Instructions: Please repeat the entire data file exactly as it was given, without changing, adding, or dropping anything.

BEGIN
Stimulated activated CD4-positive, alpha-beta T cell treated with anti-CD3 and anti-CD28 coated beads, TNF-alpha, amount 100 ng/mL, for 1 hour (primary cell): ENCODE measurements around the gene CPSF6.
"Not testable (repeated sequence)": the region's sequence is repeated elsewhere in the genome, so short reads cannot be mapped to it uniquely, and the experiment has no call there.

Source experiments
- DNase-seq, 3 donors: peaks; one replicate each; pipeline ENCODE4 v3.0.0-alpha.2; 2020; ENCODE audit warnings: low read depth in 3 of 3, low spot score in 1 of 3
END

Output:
Stimulated activated CD4-positive, alpha-beta T cell treated with anti-CD3 and anti-CD28 coated beads, TNF-alpha, amount 100 ng/mL, for 1 hour (primary cell): ENCODE measurements around the gene CPSF6.
"Not testable (repeated sequence)": the region's sequence is repeated elsewhere in the genome, so short reads cannot be mapped to it uniquely, and the experiment has no call there.

Source experiments
- DNase-seq, 3 donors: peaks; one replicate each; pipeline ENCODE4 v3.0.0-alpha.2; 2020; ENCODE audit warnings: low read depth in 3 of 3, low spot score in 1 of 3